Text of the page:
Germany History: Nazism

It is in this atmosphere that the National Socialist Party of Germany made progress, which from a non-relevant right-wing formation with 12 deputies in the 1928 elections, it secured 107 in those of 1930. Hitler was the agitator, A. Rosenberg the ideologue with the myth of the Aryan race. Its propaganda touched all the reasons for dissatisfaction, both economic and political: to many voters the Nazi program seemed to offer together the solution of national and social problems with the appeal of the national community to repudiate the class struggle. Thus in the elections of July 1932 the Nazis obtained 230 seats out of 609; by joining the Communists they could bring down any government, and this was now held by virtue of the president’s emergency powers Hindenburg, confirmed in office that year against Hitler’s candidacy. The propensities to an authoritarian constitutional reform of the bourgeois parties, mouthpieces of big industry and agrarian property, helped Hitler to reach the chancellorship, with the conviction of being able to control him in a national coalition government (January 30, 1933). Not even in the elections of March 1933 did the Nazi Party obtain a majority and for this reason it persisted in violence. These were quickly combined with the provisions of the central government and those of the Länder to submit parties and organizations to the ideology that had become a state, eliminating them or transforming them into instruments of power. The Länder they lost all autonomy in the substantial centralization; the trade unions of both the workers and the entrepreneurs were merged into a domesticated “labor front”. The parties were dissolved or dissolved; the press was brought under control, as were youth organizations, welfare organizations, culture and schools. Control penetrated into the Churches themselves: into the Evangelical Church through a party of German-Christians, into the Catholic Church through clauses, indeed contested, of the concordat concluded in July 1933 with the Holy See. In 1934 Hitler, as Führer (duce), purged the party of riotous leftist elements, also to ingratiate himself with the armed forces.

Became head of the Reichswehr, in that same year, on the death of Marshal Hindenburg, the Führer also assumed the position of head of state, having the constitutional innovation legalized with a plebiscite (August 1934). Internally, the new regime relieved the country from the crisis with credits to industry and agriculture and large public works; but these measures, coordinated in four-year plans, were designed in an autarkic way and aimed at increasing the country’s military power. In foreign policy, the declared intent was the reconquest of “German freedom and equality” against the provisions of Versailles. Already in 1933 Germany withdrew from the disarmament conference and from the League of Nations itself; in 1935, annexed the Saar with 91% of the votes, compulsory military service was re-established.German revisionism in 1935 had the upper hand on the “Stresa front” and was strengthened by the alliance with Italian fascism, engaging with it in the Spanish civil war (1936-39) and with Japanese militarism in Asia, under the banner of an Anticomintern pact, but in reality of claimed “living spaces”. Together with the war apparatus, the ideological-administrative one was organized, committed to ensuring the purity of the race by eliminating every non-Aryan element from teaching and cultural life, excluding Jews from any profession as foreigners. The doctrine of race as the foundation of state and society was confirmed with practical applications of the sterilization of those affected by hereditary diseases, the suppression of the incurable, the houses of racial genetics and the like. The stages of the revision of the Treaty of Versailles followed one another with the reminder of the need for a Greater Germany that would welcome all Germans. In 1938 there was the annexation of Austria following external pressure and internal intrigues; in the same year to one Munich conference, inspired by détente, the Third Reich obtained the Czechoslovakian territory of the Sudeten Germans (September), but at the same time it provoked a crisis of confidence in the guarantees of the Western states and mistrust towards them of the Soviet Union. In March 1939 the whole of Czechoslovakia was reduced within the framework of the Reich as a Protectorate of Bohemia and Moravia; in the same month Memel, in Lithuania, was also occupied by the Germans.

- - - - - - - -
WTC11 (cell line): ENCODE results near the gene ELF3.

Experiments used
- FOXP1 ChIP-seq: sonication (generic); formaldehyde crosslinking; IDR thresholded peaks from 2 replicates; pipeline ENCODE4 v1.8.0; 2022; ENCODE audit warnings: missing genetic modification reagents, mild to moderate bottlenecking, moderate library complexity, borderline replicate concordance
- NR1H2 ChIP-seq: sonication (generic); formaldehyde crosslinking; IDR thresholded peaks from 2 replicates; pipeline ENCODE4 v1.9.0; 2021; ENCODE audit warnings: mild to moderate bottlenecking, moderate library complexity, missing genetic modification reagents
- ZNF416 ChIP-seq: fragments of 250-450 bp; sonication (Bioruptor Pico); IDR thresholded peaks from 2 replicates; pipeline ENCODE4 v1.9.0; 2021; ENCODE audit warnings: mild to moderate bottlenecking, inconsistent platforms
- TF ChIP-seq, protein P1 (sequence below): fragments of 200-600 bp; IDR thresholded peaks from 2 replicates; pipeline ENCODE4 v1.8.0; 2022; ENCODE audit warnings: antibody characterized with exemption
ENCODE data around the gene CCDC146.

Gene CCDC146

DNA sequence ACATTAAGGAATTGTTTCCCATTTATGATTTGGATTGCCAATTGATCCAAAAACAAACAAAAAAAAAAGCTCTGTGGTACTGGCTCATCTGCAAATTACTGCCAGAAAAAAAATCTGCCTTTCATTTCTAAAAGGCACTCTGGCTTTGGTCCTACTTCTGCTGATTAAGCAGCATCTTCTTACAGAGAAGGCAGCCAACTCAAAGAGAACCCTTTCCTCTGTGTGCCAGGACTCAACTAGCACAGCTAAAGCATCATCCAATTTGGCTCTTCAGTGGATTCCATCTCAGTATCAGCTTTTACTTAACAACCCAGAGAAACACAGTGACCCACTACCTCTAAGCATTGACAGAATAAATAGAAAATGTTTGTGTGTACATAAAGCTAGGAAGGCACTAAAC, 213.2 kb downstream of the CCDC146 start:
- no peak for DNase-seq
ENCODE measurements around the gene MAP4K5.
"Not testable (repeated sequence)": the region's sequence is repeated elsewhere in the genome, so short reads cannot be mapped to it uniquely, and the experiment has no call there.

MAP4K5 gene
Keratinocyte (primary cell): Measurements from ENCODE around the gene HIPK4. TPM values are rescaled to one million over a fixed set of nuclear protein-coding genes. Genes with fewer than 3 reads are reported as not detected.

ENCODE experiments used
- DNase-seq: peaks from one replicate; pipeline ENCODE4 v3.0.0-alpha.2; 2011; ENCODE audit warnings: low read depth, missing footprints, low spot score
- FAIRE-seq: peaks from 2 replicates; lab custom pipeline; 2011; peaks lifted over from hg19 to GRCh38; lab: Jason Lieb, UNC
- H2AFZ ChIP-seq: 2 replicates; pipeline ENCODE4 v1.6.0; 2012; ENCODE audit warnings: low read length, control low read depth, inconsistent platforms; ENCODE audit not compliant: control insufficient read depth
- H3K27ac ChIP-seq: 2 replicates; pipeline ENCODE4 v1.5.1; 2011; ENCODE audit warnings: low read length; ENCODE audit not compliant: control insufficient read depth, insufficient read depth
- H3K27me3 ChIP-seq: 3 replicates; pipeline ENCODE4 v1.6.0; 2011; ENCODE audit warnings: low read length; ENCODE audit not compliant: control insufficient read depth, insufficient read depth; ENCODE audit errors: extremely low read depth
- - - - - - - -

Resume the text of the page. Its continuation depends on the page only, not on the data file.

Germany Nazism